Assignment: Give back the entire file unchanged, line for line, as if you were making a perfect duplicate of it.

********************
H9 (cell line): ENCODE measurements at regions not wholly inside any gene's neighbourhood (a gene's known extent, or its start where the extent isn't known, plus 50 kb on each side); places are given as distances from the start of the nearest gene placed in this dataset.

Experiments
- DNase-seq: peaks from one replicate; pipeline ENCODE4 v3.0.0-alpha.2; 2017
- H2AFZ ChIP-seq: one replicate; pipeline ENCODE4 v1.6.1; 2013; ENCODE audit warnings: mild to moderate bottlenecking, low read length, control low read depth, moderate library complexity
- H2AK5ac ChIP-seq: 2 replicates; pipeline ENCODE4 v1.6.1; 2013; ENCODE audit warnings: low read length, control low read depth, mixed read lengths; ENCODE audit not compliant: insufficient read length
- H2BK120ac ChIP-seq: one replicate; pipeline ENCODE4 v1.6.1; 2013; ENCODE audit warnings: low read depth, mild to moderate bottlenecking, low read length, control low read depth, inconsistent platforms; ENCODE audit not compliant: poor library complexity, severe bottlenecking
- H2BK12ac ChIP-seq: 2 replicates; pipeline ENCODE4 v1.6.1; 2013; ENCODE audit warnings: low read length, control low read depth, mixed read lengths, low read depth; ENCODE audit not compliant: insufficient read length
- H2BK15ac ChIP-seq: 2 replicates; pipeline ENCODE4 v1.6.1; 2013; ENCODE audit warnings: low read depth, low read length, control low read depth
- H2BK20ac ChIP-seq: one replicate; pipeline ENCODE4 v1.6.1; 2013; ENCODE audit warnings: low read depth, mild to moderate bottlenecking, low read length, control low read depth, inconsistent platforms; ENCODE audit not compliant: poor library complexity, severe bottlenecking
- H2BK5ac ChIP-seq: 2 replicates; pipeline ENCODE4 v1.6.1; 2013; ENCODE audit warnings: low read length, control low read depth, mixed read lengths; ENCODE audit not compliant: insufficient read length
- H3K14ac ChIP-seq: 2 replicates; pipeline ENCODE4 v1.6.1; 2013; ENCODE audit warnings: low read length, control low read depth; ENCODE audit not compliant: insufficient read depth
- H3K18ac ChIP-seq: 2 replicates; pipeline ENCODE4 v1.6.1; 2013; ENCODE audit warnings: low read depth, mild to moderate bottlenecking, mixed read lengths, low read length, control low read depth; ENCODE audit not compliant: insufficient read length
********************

H9 (cell line): ENCODE measurements at regions not wholly inside any gene's neighbourhood (a gene's known extent, or its start where the extent isn't known, plus 50 kb on each side); places are given as distances from the start of the nearest gene placed in this dataset.

Experiments
- DNase-seq: peaks from one replicate; pipeline ENCODE4 v3.0.0-alpha.2; 2017
- H2AFZ ChIP-seq: one replicate; pipeline ENCODE4 v1.6.1; 2013; ENCODE audit warnings: mild to moderate bottlenecking, low read length, control low read depth, moderate library complexity
- H2AK5ac ChIP-seq: 2 replicates; pipeline ENCODE4 v1.6.1; 2013; ENCODE audit warnings: low read length, control low read depth, mixed read lengths; ENCODE audit not compliant: insufficient read length
- H2BK120ac ChIP-seq: one replicate; pipeline ENCODE4 v1.6.1; 2013; ENCODE audit warnings: low read depth, mild to moderate bottlenecking, low read length, control low read depth, inconsistent platforms; ENCODE audit not compliant: poor library complexity, severe bottlenecking
- H2BK12ac ChIP-seq: 2 replicates; pipeline ENCODE4 v1.6.1; 2013; ENCODE audit warnings: low read length, control low read depth, mixed read lengths, low read depth; ENCODE audit not compliant: insufficient read length
- H2BK15ac ChIP-seq: 2 replicates; pipeline ENCODE4 v1.6.1; 2013; ENCODE audit warnings: low read depth, low read length, control low read depth
- H2BK20ac ChIP-seq: one replicate; pipeline ENCODE4 v1.6.1; 2013; ENCODE audit warnings: low read depth, mild to moderate bottlenecking, low read length, control low read depth, inconsistent platforms; ENCODE audit not compliant: poor library complexity, severe bottlenecking
- H2BK5ac ChIP-seq: 2 replicates; pipeline ENCODE4 v1.6.1; 2013; ENCODE audit warnings: low read length, control low read depth, mixed read lengths; ENCODE audit not compliant: insufficient read length
- H3K14ac ChIP-seq: 2 replicates; pipeline ENCODE4 v1.6.1; 2013; ENCODE audit warnings: low read length, control low read depth; ENCODE audit not compliant: insufficient read depth
- H3K18ac ChIP-seq: 2 replicates; pipeline ENCODE4 v1.6.1; 2013; ENCODE audit warnings: low read depth, mild to moderate bottlenecking, mixed read lengths, low read length, control low read depth; ENCODE audit not compliant: insufficient read length